In the national consciousness Goans have often been taken to be a community of cooks, butlers, musicians, secretaries etc; their men have been caricatured in Bollywood films as drunks and females as women of easy virtue. The tiny western state is also stereotyped as a ‘do what you please’ tourist destination populated by happy go lucky people where a ‘susegaad’ (laidback) approach to life rules.
What is not so well known is that despite harbouring a population of barely around 1.5 million, Goa has also produced its fair share of academics, writers, doctors, cardinals, bureaucrats, generals, freedom fighters and achievers in diverse fields. But when it comes down to the field of sports, Goan prowess is well recognized and who’s to dispute that as ‘Goenkars’ have done duty in droves for the nation, state and thousands of clubs and teams in various disciplines all over the world.
It is to highlight Goan achievement in sport and their contribution to the Indian cause that former hockey international Avitus D’Cruz took it upon himself to write a pen portrait book on “Goans in Sport”. It was released last night at the Mumbai Press Club by a panel of eminent Goan sportspersons – Joaquim Carvalho, Eliza Nelson (both former hockey Olympians and India captains) and Alex Vaz, a former FIFA referee and instructor.
A galaxy of famous Goan sportspersons were present on the occasion including legendary athlete Eddie Sequeira and Alex Silveira, hockey internationals Selma D’Silva, Angela D’Souza, Diago D’Souza, Edgar Mascarenhas Jr etc., making it a nostalgic evening as the former greats traded memories of the good old days.
Goans have not only represented India, they have turned out for several countries besides. The long list includes Pakistan, Canada (a recent example being national hockey captain Ken Pereira who also skippered the Pune Strykers in the inaugural World Series Hockey), Australia, USA, Mexico, Kenya,Uganda, Seychelles etc. And in a variety of disciplines too, from the traditional football, hockey and athletics to table tennis, tennis, badminton, squash, cricket etc.
Goa became a part of India only in 1961 after the Indian army moved in and evicted the Portuguese colonizers. But Goans have been representing India from a few decades earlier. In fact, the first ever Goan international, the Karachi-based left outer Peter Paul Fernandes, was part of the Dhyan Chand’s squad at the Berlin Olympic 1936 and later turned out for Pakistan in the 1948 London Olympics. There have also been cases of Goans representing their country in two disciplines, for example, Mary Sequeira & Stephie Sequeira (athletics & hockey) and Anthony Braganza (hockey & football).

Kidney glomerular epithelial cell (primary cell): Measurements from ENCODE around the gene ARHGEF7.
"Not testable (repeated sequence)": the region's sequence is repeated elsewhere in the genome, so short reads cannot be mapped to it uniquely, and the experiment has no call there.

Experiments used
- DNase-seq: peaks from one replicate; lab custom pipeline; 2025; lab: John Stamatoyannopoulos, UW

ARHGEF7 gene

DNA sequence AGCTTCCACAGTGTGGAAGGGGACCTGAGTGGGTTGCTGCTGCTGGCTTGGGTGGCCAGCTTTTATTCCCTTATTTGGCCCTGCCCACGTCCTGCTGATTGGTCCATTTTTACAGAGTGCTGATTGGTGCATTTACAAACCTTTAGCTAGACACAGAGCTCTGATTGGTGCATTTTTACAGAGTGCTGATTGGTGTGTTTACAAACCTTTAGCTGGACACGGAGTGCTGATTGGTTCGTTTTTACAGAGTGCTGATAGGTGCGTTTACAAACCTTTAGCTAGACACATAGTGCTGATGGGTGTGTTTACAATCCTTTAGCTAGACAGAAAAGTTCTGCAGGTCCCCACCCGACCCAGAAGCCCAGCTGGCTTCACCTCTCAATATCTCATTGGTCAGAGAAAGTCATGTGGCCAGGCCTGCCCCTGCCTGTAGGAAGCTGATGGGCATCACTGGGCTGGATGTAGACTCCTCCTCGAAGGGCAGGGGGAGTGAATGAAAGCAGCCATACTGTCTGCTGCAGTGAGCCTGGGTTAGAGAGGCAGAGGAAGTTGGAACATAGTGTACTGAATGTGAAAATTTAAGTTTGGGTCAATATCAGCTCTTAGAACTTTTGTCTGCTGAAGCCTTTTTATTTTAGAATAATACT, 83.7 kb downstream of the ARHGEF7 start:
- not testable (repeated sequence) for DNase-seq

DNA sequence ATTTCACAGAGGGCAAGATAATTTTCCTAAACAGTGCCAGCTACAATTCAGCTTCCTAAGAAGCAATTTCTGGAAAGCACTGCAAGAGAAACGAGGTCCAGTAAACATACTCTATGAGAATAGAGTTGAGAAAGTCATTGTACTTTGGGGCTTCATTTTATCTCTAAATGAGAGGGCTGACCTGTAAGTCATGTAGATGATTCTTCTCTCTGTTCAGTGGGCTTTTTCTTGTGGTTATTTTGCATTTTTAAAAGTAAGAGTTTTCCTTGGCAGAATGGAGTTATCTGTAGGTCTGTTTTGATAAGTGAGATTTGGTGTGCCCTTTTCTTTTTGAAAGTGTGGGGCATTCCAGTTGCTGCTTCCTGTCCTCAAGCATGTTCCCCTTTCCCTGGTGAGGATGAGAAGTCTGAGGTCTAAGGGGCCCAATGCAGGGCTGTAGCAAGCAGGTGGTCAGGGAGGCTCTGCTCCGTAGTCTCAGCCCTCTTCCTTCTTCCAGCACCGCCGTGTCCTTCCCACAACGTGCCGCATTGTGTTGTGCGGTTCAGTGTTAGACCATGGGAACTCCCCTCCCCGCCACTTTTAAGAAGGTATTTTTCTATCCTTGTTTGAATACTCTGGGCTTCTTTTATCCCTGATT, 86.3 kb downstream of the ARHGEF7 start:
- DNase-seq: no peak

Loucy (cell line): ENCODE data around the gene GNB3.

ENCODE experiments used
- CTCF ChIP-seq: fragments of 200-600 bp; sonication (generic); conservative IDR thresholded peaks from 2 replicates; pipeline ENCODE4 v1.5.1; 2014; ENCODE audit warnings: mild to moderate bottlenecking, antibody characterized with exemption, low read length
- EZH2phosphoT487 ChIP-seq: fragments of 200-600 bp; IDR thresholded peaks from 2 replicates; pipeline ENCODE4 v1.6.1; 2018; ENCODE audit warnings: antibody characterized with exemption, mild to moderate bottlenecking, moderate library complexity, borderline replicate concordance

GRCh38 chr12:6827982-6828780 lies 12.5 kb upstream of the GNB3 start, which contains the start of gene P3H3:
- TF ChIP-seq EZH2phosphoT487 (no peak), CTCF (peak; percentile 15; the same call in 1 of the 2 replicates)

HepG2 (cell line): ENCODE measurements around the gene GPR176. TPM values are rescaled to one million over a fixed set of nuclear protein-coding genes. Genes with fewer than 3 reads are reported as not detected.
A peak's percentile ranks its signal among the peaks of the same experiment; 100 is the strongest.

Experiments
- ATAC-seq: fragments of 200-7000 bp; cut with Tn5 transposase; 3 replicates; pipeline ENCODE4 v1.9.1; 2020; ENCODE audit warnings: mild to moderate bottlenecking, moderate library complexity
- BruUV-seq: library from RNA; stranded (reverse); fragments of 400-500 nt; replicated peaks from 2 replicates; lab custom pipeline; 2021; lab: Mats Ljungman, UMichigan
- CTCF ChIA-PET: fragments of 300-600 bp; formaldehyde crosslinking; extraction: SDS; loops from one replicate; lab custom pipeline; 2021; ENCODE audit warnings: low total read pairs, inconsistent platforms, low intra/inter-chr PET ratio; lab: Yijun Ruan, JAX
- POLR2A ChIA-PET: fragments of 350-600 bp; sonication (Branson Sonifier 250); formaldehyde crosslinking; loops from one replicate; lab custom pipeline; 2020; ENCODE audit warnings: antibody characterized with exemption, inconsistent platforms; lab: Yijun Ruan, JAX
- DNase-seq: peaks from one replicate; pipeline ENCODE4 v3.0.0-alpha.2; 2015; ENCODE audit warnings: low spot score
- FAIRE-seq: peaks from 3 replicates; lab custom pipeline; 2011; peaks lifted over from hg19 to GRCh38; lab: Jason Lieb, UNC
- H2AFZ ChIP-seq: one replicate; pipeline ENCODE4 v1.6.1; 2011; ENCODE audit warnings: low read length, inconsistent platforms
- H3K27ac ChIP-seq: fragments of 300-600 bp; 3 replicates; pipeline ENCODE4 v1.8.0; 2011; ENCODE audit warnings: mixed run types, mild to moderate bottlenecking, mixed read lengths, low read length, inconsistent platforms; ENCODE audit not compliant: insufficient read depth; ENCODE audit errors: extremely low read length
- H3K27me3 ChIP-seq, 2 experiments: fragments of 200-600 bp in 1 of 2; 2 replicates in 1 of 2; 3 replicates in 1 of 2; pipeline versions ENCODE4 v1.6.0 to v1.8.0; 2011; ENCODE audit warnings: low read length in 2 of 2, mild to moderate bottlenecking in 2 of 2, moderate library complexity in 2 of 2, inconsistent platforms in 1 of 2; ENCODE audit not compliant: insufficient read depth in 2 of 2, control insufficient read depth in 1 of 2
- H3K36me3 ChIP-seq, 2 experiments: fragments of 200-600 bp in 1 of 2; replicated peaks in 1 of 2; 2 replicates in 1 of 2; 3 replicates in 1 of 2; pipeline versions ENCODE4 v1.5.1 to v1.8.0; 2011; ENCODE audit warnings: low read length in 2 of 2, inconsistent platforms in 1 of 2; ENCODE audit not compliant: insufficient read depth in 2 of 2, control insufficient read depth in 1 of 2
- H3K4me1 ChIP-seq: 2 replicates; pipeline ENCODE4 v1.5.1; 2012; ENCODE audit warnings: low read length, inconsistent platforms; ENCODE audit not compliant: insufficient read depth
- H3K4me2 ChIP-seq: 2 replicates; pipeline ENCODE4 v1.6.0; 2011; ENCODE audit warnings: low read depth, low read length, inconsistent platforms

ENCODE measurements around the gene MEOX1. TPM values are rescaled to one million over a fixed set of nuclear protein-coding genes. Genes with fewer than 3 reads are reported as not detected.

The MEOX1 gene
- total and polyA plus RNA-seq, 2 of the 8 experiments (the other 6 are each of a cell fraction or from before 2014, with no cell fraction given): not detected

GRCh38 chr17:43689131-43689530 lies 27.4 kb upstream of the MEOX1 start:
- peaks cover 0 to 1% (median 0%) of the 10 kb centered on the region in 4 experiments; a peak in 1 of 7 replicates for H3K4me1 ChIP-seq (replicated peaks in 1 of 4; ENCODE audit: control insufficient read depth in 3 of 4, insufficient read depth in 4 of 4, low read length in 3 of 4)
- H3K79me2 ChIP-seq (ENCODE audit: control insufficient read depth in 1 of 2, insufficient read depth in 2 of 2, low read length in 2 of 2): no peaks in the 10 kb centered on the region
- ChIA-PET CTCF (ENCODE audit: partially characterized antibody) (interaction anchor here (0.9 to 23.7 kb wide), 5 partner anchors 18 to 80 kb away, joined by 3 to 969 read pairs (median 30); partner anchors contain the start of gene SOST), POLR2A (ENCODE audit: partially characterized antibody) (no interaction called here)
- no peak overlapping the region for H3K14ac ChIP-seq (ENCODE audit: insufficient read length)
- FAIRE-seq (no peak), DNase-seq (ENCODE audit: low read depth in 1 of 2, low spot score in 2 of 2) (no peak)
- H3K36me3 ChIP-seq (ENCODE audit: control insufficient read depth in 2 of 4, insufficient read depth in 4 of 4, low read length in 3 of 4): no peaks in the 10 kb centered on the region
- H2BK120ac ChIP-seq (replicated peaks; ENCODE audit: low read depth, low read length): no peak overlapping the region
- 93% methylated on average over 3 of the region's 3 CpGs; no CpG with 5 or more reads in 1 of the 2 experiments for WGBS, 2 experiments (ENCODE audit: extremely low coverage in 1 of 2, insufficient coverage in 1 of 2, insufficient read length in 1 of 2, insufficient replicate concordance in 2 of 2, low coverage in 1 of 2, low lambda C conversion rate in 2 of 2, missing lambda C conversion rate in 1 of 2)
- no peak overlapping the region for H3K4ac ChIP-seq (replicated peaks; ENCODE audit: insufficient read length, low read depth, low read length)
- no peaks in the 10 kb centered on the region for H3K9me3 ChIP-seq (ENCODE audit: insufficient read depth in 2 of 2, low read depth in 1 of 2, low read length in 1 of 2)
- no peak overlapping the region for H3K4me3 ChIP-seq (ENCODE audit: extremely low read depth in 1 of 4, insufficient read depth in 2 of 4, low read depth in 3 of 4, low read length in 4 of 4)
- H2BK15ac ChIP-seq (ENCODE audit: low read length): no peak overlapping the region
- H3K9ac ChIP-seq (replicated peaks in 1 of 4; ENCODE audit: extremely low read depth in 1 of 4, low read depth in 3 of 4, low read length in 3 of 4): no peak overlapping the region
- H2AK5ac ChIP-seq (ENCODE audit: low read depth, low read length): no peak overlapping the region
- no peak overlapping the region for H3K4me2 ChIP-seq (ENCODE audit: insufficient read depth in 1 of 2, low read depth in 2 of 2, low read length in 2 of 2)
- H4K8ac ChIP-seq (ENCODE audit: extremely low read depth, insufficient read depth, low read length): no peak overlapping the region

One team sport that Goans have not been so prominent in is cricket, though at least two people of Goan origin played Test cricket for India (Dilip Sardesai being the most famous, the other being medium pacer Paras Mhambrey, now assistant coach of Mumbai Indians), two for Pakistan (Walter Mathias, a middle-order batsman who tallied 21 Tests, and medium-pacer Antao D’Souza) while at least eight others trooped out for other non-Test cricketing countries.
What is not so well known that is that the godfather of modern Indian cricket was a Goan, none other than the late Anthony de Mello, founder-secretary of the Board of Control for Cricket in India and later its president, the conceiver of the national championship (Ranji Trophy), the architect of the Cricket Club of India (Brabourne Stadium) and the National Sports Club of India among his many achievements.
Late cricket writer Berry Sarbadhikari remembered de Mello poignantly in his memoirs ‘My World of Cricket’ (1964):
“No one man has done more to put Indian cricket on the world map than he. From the historical point of view, we will always have reasons to be grateful to him for giving Indian cricket a ‘christening’, a shape and a status. He was the chief architect of ‘modern’ Indian cricket…”
Sadly, he is a forgotten man in the flashy portals of the BCCI today.
Be that as it may, it is the sport of hockey and football that is synonymous with the sporting ethos of Goans who have donned the tricolour with distinction besides turning out for the states and clubs in the domestic circuit. The list is long and winding and is inclusive of legends like Neville D’Souza (the only Indian footballer to score a hat-trick in the Olympics), schoolboy hockey international Francis D’Mello, a list of fine hockey goalkeepers (Leo Pinto, Cedric Pereira, Olympio Fernandes etc) and a fair line of India captains (Bruno Coutinho, Climax Lawrence in football and Joaquim Carvalho, Eliza Nelson, Donita D’Mello in hockey).
The author himself was a fringe international but a bloody good centre-half in his time in a great Tata Sports Club team brimming with talents like his own brother Anu D’Cuz, Kenny Fernandes, Allwyn Fernandes, Jani Mohideen, Appiah, Cedric Pereira etc. D’Cruz was always in contention for an Indiaspot, pitted against the likes of Ajitpal Singh and Dr Vece Paes, father of the irrepressible Leander, who gets a lavish mention in this book. As Carvalho quipped at the function, “If Avi had turned out for Punjab Police or Border Security Force, he would have been a regular fixture in the Indian team!”
“I wrote this book so that not only our Goan youth but also the youth of the country can take inspiration from the achievements and hard work of these legends and get inspired to reach greater heights,” D’Cruz said in right earnest.
Hopefully, his effort might strike a few positive chords with the younger generation who have more than enough of distractions to embark on the path of guts and glory.
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